The voices of Tax Policy Center's researchers and staff
At first glance, the 2011 budget resolution passed along party lines yesterday by the Senate Budget Committee shows signs of fiscal responsibility. Although it would result in a huge budget deficit next year, it promises to pare the deficit from nearly 10 percent of GDP this year to just 3 percent—a sustainable level with expected economic growth—by 2015.
Unfortunately a second glance reveals the resolution’s reliance on old budget tricks. While it would permanently extend the Bush tax cuts for all but the wealthiest taxpayers, the budget plan would patch the alternative minimum tax (AMT) only through next year—with a promise to find future spending cuts or tax increases to cover the cost of extending the patch into 2012 and beyond. Assuming no AMT patch after two years boosts revenue projections by tens of billions of dollars each year. No chump change there. The plan would also extend for just one year all of the traditional extenders—tax provisions kept alive one year at a time—and the American Opportunity tax credit that helps families pay for college. As with the AMT, Congress would have to find offsets to pay for extending those provisions beyond 2011 in order to stick with the planned fiscal discipline.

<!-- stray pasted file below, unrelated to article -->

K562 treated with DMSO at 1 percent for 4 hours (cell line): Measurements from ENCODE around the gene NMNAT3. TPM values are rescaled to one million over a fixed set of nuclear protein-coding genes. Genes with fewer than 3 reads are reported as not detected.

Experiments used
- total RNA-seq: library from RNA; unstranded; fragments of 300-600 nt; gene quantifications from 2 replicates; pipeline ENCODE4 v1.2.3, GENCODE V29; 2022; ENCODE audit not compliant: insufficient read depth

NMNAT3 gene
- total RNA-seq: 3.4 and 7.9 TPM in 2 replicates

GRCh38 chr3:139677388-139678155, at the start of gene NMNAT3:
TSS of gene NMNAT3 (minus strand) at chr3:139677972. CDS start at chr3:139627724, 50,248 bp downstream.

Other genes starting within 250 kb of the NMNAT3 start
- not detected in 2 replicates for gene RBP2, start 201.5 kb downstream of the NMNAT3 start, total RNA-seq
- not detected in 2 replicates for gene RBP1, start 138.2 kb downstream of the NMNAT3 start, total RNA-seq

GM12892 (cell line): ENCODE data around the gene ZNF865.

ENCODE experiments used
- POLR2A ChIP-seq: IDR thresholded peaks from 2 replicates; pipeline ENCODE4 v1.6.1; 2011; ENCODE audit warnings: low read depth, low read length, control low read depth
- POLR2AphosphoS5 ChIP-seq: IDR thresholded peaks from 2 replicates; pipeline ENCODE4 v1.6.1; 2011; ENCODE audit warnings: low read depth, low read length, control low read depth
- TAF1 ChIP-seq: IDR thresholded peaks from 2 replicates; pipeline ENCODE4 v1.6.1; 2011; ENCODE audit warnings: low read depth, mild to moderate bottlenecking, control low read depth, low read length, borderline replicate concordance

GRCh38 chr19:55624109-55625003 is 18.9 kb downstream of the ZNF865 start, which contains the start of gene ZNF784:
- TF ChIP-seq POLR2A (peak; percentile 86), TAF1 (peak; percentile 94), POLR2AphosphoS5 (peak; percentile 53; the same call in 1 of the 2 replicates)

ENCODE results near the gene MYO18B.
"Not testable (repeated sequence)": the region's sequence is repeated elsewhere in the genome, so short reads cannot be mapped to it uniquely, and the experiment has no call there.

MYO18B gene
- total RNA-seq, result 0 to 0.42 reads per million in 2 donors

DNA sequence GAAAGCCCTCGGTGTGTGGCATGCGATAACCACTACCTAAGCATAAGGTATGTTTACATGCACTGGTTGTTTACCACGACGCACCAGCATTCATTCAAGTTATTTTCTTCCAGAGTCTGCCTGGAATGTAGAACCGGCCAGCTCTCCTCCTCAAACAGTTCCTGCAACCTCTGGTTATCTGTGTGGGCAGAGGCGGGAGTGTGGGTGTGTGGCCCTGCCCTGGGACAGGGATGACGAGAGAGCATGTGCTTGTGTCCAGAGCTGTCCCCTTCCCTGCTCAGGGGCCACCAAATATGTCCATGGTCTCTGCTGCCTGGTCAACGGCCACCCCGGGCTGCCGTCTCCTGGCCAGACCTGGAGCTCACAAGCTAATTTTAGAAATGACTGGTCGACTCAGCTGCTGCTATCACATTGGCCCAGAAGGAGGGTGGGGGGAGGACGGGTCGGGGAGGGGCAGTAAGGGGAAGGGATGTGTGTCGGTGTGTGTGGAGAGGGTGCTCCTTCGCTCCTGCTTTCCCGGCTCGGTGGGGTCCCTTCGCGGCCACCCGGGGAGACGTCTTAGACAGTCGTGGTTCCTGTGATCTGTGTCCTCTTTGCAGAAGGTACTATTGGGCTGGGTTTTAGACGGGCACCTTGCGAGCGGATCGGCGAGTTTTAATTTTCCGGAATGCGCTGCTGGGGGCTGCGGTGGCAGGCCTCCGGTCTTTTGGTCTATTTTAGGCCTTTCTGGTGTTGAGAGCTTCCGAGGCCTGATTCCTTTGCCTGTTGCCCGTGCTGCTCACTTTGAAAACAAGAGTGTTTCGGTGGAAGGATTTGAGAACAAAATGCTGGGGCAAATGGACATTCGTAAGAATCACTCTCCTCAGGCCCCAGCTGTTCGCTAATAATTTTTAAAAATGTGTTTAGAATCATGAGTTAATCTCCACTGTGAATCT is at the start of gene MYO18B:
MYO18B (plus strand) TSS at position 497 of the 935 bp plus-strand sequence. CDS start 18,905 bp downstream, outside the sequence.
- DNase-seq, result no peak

Come 2012, we all know that Congress will patch the AMT again. No one on the Hill wants to surprise 25 million households with an unexpected tax jump. Where’s the money going to come from to pay for this? The budget resolution already cuts discretionary spending to the bone. There’s little willingness to go after entitlements. That leaves raising other taxes, and we know how popular that is.
Fortunately, the resolution has an answer: “loophole closers and other revenue raisers.” We’ll narrow the tax gap, go after those offshore tax havens and shelters, and hit up the “majority of large corporations” that “paid no income tax in at least one year between 1998 and 2005.” Right. I think we’ve heard that before.
The budget resolution isn’t all bad. It does propose steep cuts in discretionary spending that would reduce the deficit. But most of the promised savings needed to hit the 2015 deficit target will remain suspect until Congress faces up to the beast and cuts actual spending and raises actual taxes.
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